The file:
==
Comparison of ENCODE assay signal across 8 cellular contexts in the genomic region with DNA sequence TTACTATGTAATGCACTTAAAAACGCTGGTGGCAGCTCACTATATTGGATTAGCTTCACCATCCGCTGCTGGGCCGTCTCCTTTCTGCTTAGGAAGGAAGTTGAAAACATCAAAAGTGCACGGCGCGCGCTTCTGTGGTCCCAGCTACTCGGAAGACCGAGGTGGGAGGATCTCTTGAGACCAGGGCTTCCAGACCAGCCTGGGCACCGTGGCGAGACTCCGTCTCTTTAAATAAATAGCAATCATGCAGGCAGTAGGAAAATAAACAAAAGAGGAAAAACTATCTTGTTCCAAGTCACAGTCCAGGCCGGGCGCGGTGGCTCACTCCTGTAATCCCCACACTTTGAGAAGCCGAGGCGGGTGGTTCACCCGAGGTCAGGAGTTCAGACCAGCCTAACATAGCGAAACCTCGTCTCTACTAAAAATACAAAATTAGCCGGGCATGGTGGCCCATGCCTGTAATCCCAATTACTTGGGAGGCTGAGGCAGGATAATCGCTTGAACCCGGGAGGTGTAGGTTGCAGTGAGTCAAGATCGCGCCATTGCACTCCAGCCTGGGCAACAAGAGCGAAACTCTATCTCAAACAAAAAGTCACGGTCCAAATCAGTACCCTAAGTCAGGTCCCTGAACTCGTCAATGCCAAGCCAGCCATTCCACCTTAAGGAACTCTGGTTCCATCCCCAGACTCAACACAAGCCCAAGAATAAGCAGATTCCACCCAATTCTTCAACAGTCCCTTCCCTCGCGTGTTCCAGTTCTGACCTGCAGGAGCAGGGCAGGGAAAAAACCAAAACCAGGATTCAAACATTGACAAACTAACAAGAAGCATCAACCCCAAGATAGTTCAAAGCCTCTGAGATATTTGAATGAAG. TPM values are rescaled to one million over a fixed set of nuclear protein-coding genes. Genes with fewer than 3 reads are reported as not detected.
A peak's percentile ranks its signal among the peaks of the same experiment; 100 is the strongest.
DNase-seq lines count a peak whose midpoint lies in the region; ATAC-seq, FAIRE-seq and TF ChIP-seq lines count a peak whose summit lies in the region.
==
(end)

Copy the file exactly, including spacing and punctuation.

Comparison of ENCODE assay signal across 8 cellular contexts in the genomic region with DNA sequence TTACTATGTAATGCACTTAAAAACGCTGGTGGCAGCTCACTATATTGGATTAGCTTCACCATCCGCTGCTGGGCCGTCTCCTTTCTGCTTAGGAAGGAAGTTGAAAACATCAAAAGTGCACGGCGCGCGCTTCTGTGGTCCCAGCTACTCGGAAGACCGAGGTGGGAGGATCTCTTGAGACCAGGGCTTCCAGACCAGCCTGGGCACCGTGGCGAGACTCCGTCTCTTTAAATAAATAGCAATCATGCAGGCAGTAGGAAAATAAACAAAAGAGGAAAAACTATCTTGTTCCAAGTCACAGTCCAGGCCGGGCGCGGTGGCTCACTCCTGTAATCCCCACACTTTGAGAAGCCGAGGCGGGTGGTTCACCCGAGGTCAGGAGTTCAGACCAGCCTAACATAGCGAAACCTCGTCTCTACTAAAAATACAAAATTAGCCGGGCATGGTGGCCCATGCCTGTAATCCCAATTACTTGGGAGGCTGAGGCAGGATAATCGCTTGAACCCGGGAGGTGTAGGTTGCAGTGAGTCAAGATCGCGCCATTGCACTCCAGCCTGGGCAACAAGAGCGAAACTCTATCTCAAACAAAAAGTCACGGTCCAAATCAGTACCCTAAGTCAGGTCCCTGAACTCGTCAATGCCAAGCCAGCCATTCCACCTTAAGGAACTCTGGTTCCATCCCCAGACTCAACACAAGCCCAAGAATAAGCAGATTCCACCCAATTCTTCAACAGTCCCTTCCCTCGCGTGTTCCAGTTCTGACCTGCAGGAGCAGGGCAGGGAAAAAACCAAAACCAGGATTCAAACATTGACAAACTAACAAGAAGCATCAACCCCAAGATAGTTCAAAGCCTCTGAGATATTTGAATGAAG. TPM values are rescaled to one million over a fixed set of nuclear protein-coding genes. Genes with fewer than 3 reads are reported as not detected.
A peak's percentile ranks its signal among the peaks of the same experiment; 100 is the strongest.
DNase-seq lines count a peak whose midpoint lies in the region; ATAC-seq, FAIRE-seq and TF ChIP-seq lines count a peak whose summit lies in the region.